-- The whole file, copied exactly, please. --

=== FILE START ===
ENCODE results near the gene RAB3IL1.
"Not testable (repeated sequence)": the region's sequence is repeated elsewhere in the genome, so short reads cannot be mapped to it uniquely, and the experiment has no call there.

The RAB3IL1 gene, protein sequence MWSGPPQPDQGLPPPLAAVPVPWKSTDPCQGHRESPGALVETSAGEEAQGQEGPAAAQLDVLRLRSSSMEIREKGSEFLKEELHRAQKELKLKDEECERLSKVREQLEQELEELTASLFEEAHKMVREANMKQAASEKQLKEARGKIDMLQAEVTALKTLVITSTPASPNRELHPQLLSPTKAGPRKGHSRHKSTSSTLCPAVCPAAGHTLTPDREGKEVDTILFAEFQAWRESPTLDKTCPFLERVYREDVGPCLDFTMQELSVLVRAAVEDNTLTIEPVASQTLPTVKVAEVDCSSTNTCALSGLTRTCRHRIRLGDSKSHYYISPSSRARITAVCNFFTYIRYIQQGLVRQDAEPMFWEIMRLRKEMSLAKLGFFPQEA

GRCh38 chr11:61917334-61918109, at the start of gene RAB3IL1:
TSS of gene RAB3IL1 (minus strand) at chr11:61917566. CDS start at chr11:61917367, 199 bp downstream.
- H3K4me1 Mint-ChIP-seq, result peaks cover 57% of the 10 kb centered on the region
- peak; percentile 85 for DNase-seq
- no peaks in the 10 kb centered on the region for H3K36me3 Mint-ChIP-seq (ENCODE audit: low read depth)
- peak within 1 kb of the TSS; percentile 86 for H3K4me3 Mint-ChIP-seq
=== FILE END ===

ENCODE results near the gene RAB3IL1.
"Not testable (repeated sequence)": the region's sequence is repeated elsewhere in the genome, so short reads cannot be mapped to it uniquely, and the experiment has no call there.

The RAB3IL1 gene, protein sequence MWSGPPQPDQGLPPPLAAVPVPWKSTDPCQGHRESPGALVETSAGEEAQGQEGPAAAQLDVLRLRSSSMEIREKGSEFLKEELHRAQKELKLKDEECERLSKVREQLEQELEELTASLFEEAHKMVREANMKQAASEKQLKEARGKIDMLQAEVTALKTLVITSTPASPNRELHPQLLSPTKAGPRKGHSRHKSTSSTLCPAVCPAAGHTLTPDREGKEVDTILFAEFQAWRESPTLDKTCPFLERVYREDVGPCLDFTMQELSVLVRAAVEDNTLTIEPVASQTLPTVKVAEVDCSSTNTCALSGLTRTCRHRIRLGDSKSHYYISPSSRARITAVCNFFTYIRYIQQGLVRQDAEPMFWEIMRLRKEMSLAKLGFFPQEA

GRCh38 chr11:61917334-61918109, at the start of gene RAB3IL1:
TSS of gene RAB3IL1 (minus strand) at chr11:61917566. CDS start at chr11:61917367, 199 bp downstream.
- H3K4me1 Mint-ChIP-seq, result peaks cover 57% of the 10 kb centered on the region
- peak; percentile 85 for DNase-seq
- no peaks in the 10 kb centered on the region for H3K36me3 Mint-ChIP-seq (ENCODE audit: low read depth)
- peak within 1 kb of the TSS; percentile 86 for H3K4me3 Mint-ChIP-seq